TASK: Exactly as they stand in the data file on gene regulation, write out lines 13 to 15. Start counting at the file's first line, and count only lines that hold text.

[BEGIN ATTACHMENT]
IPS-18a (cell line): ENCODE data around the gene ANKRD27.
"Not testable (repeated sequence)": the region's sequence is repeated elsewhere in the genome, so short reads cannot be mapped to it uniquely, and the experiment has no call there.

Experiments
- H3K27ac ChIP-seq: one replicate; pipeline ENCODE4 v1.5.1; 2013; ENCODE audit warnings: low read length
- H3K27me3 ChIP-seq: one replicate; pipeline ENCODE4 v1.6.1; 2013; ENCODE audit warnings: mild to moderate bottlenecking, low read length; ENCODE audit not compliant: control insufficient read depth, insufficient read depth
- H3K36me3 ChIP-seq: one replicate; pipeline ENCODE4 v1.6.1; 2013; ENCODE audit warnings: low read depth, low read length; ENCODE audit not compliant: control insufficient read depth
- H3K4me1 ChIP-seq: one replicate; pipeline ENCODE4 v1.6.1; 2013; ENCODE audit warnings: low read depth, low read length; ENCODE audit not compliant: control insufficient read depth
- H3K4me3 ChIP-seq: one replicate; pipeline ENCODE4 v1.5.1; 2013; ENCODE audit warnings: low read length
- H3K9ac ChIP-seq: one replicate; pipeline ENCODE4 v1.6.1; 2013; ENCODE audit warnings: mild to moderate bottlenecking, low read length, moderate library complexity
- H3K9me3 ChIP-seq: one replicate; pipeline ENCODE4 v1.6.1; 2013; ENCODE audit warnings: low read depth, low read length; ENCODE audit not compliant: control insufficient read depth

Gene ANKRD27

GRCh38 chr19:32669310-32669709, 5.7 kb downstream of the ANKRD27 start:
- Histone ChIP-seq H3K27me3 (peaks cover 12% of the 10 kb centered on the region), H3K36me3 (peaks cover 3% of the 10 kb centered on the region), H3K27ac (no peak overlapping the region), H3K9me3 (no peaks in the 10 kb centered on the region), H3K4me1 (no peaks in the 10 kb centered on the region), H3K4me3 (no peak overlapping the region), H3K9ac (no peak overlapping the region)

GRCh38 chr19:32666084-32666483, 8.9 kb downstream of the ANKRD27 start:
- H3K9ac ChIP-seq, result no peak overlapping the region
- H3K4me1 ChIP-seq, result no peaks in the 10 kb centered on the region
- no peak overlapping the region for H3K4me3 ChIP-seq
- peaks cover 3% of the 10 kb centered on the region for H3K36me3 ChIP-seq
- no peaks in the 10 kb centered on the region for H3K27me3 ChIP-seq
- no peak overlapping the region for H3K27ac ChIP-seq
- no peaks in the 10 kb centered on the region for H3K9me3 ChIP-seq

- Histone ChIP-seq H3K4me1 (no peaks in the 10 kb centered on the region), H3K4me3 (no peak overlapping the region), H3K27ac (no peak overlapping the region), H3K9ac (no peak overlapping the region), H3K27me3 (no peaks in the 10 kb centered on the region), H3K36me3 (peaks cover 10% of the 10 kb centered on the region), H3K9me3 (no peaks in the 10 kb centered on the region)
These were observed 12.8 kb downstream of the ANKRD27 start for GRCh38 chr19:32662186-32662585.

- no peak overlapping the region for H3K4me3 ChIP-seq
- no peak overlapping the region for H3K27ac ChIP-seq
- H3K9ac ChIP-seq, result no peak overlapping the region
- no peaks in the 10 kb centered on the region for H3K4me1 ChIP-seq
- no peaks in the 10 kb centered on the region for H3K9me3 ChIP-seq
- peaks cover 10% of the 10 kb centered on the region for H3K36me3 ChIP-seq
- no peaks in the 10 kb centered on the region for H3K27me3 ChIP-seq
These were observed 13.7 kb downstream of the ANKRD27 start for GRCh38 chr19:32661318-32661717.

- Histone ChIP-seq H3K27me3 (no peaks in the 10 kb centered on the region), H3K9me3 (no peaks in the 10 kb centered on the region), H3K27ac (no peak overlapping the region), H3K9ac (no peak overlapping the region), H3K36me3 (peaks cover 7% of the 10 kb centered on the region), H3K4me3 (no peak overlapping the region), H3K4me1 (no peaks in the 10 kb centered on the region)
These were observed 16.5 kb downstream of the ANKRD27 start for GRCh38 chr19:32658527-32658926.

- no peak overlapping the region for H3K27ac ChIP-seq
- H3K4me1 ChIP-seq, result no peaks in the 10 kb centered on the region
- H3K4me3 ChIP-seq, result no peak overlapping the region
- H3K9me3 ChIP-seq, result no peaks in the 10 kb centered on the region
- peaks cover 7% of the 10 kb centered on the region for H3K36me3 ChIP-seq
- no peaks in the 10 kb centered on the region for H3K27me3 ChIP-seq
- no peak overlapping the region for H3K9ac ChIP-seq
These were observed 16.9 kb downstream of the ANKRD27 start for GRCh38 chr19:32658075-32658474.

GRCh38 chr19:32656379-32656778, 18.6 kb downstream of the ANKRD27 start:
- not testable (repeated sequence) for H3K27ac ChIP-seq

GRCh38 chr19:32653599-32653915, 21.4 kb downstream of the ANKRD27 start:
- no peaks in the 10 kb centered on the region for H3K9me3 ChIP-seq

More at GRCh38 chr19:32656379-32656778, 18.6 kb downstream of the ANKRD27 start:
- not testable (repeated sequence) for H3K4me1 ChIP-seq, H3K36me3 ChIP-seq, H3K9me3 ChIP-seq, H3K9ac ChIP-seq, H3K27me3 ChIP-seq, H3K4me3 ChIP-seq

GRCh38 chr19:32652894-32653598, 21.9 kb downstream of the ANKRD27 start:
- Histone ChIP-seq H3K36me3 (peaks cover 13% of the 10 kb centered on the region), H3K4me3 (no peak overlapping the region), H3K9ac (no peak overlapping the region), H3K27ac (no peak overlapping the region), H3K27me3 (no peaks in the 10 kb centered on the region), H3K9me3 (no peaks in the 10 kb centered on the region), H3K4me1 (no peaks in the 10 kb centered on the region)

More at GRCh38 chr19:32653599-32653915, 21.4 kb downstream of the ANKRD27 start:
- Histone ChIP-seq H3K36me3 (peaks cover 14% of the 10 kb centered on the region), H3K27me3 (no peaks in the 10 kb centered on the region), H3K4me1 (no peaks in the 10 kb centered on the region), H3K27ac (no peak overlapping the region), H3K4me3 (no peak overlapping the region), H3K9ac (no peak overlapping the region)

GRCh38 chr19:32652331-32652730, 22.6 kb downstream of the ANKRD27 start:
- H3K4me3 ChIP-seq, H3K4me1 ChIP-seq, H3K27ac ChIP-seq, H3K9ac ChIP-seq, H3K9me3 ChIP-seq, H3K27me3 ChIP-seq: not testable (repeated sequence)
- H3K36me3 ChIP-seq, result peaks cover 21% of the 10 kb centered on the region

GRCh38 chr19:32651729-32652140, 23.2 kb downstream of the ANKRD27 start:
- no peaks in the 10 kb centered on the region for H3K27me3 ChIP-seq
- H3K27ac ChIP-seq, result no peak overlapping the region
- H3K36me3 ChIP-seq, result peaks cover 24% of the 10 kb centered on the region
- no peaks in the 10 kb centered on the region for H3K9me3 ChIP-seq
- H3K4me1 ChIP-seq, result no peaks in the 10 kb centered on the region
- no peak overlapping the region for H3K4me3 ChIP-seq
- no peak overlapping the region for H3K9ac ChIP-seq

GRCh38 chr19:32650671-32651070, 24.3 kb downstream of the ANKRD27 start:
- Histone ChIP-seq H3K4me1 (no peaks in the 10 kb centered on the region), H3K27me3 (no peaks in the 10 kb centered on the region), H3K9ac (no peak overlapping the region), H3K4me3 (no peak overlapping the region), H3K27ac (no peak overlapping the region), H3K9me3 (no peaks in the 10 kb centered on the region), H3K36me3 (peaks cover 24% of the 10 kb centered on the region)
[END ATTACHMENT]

- Histone ChIP-seq H3K27me3 (peaks cover 12% of the 10 kb centered on the region), H3K36me3 (peaks cover 3% of the 10 kb centered on the region), H3K27ac (no peak overlapping the region), H3K9me3 (no peaks in the 10 kb centered on the region), H3K4me1 (no peaks in the 10 kb centered on the region), H3K4me3 (no peak overlapping the region), H3K9ac (no peak overlapping the region)

GRCh38 chr19:32666084-32666483, 8.9 kb downstream of the ANKRD27 start:
- H3K9ac ChIP-seq, result no peak overlapping the region